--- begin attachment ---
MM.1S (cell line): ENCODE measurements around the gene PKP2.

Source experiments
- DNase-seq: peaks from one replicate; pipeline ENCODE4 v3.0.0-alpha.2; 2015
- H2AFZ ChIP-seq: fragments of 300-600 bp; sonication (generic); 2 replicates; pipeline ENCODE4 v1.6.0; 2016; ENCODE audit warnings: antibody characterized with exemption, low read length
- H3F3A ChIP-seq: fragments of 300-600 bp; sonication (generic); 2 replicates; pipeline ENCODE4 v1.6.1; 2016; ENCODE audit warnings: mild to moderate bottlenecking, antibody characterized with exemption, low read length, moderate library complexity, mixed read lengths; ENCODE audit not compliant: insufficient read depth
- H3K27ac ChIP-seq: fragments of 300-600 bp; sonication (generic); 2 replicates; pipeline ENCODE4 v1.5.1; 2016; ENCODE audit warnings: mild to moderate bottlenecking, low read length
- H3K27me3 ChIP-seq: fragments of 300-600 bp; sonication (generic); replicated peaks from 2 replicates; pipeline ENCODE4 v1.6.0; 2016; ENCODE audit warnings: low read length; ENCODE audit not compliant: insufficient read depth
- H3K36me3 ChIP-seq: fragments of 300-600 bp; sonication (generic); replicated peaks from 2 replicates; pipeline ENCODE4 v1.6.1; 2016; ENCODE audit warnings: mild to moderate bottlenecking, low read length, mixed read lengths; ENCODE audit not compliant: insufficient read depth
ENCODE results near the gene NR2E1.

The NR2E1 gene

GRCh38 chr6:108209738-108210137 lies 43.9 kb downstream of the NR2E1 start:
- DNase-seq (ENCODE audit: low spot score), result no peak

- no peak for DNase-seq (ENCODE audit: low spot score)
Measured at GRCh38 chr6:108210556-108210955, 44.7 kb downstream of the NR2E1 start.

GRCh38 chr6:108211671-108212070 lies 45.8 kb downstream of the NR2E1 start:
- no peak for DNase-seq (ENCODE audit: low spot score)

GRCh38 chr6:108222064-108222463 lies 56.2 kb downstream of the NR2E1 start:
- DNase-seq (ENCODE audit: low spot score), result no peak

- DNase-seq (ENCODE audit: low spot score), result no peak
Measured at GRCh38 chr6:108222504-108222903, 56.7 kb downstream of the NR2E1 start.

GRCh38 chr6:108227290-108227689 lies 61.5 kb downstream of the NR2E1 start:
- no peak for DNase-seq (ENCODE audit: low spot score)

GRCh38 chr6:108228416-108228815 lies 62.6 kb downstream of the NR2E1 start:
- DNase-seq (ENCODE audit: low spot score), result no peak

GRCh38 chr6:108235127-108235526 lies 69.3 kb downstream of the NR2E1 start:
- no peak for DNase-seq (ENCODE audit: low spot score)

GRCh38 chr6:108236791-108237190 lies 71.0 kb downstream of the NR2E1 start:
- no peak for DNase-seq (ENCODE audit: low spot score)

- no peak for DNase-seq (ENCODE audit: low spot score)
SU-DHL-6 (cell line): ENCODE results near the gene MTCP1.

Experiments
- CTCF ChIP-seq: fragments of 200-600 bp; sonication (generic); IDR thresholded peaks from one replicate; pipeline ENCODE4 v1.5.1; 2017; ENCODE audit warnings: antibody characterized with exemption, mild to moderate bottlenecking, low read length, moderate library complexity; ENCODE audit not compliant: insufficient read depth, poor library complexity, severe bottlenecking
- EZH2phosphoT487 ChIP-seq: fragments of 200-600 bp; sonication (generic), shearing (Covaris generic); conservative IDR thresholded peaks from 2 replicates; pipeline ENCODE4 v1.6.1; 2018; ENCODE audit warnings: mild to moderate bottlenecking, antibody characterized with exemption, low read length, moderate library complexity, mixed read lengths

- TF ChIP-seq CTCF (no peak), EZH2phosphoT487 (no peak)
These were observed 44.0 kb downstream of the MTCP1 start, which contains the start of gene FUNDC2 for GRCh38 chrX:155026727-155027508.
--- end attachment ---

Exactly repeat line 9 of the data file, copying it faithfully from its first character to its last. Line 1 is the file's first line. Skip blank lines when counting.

ENCODE results near the gene NR2E1.